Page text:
Theories of Law

Theories of Law

Topic: Discuss the fair use of copyright materials by introducing “fair use” provisions, based on theories of utilitarianism, for educational purposes in Australian schools.

Theories of Law

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Introduction

 

Jeff MacSwan and Kellie Rolstad, a couple at Arizona State University brought a proceeding against Arizona State University in regards to a violation of copyright law, claiming for three million dollars in damages. This occurred because Arizona State University provided an online course, which was developed by Jeff MacSwan and Kellie Rolstad without their permission.[1] This example proves that advanced in technology have not only changed people’s lives but also how technology transmutes teaching methods in schools all over the world. Despite the many great advantages of using up-to-date teaching technology, many issues arise as well. In particular, the use of unauthorised copyright materials in classes has been a controversial issue, along with such as cheating on exams using smartphones, watches and spy glasses. Although Australia shows a slow progress in regards to using up-to-date teaching technology compare to other countries, innovative teachers and educators are profoundly concerned about the use of copyright materials.[2] Currently, the Australian Law Reform Commission (‘ALRC’) is examining Australia’s copyright exceptions to make sure teachers and students are suitable for the digital environment.[3]

This essay will discuss the fair use of copyright materials by introducing “fair use” provisions, based on theories of utilitarianism, for educational purposes in Australian schools. Also, it discusses why stakeholders such as teachers, students, educational organisations and communities should be allowed to use copyright materials in order to provide a quality education service and improve educational environments.

 

 

 

Australia's Current Copyright Exceptions

This section will review the current status of Australia’s copyright exceptions law. Pursuant to section 33 of the Copyright Act 1968 (‘Copyright Act’), copyright owners have ownership of their works for 70 years. After 70 years, the copyright no longer exists and people are allowed to use the material for free. If the author died less than 70 years ago, a person must ask author’s literary heirs for permission. If the author has not died and the duration of copyright has not passed 70 years, a person must seek copyright exceptions to use copyright materials. However, the Copyright Act stipulates that the use of copyright materials for ‘fair use’ does not amount to the inurnment of the right of the copyright owner. Sections 40,41,43A and 44 in Div 3, 4, 4A, 4B and 7 of the Copyright Act specify actions which do not constitute infringement of copyright works: research or study, criticism or review, temporary reproductions made in the course of communication, and inclusion in short extracts in collections for use by places of education.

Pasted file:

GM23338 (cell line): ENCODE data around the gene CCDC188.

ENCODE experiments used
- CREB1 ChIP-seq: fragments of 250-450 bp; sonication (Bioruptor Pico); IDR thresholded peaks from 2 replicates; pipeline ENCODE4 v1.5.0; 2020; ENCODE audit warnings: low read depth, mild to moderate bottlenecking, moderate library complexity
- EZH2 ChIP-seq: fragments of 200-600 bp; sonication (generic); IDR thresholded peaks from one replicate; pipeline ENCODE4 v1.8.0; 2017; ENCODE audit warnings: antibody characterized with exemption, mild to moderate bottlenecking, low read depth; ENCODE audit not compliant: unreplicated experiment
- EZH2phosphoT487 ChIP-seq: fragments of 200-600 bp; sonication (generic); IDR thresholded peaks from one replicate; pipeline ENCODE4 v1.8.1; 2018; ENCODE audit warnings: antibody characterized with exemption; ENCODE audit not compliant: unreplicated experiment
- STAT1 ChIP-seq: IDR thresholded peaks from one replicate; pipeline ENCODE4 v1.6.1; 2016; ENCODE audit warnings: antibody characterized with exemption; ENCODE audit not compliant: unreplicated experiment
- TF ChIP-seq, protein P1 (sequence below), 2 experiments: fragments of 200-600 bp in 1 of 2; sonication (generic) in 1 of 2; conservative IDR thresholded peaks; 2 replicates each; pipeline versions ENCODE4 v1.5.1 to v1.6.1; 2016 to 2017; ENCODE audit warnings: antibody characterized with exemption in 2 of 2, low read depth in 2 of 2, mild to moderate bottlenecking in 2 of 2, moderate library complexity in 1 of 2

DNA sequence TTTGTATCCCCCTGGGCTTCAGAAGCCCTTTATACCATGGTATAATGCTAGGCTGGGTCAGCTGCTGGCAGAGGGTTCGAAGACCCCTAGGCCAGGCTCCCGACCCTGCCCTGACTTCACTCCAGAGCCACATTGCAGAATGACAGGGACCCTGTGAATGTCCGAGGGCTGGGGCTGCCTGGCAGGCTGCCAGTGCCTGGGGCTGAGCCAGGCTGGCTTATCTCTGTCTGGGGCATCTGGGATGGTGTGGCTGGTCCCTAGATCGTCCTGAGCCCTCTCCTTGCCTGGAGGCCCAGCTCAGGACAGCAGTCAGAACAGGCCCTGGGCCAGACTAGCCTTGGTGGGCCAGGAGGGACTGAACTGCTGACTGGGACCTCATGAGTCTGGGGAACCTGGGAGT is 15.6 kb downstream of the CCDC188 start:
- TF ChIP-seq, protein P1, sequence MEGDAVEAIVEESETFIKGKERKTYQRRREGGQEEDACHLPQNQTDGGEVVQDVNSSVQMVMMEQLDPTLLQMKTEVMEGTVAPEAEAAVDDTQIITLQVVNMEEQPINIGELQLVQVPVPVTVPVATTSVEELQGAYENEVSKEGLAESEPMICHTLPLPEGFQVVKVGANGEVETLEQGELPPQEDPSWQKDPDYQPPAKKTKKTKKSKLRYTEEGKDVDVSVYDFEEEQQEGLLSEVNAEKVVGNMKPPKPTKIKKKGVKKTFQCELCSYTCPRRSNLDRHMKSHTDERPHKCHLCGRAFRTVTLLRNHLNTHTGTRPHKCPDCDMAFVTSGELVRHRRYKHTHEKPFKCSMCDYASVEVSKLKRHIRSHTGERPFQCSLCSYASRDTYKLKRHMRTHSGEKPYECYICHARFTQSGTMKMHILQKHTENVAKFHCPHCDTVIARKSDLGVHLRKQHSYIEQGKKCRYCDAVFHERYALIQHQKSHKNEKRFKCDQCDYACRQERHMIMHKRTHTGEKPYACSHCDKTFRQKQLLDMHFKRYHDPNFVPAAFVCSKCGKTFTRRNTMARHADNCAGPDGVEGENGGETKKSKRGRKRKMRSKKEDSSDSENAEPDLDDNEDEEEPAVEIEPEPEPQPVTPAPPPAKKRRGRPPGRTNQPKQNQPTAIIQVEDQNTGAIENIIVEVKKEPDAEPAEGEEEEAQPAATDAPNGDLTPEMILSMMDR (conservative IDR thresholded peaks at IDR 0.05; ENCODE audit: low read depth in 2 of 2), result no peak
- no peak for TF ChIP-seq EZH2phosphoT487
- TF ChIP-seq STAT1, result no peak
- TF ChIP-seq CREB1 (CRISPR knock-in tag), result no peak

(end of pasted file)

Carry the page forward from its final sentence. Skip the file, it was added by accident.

The concept of fair dealing was first mentioned in the landmark case of Gyles v Wilcox,[4] as the doctrine of fair abridgement, which would later evolve into the concept of fair use. Lord Hardwicke acknowledged that the abridgment of larger works into small excerpts was a necessary evil of educational advancement and consistent with the purposive interpretation of the act as being “encouragement of learning”. In the Oxford dictionary, the term ‘fair use’ has the following definition: brief excerpts of copyright materials may be allowed to be used under certain situations including education use such as teaching, researching or new reporting without permission from the original owner of the materials. Education use means that copyright material may be used in schools, colleges and universities as well as libraries and other non-profit organisations which are also considered educational institution.[5] Rich Stim, a US lawyer, defined “Educational Purposes” as the use of copyright materials in non-commercial institutions for teachers and students to prepare or plan non-commercial studies for classes, workshops or seminars.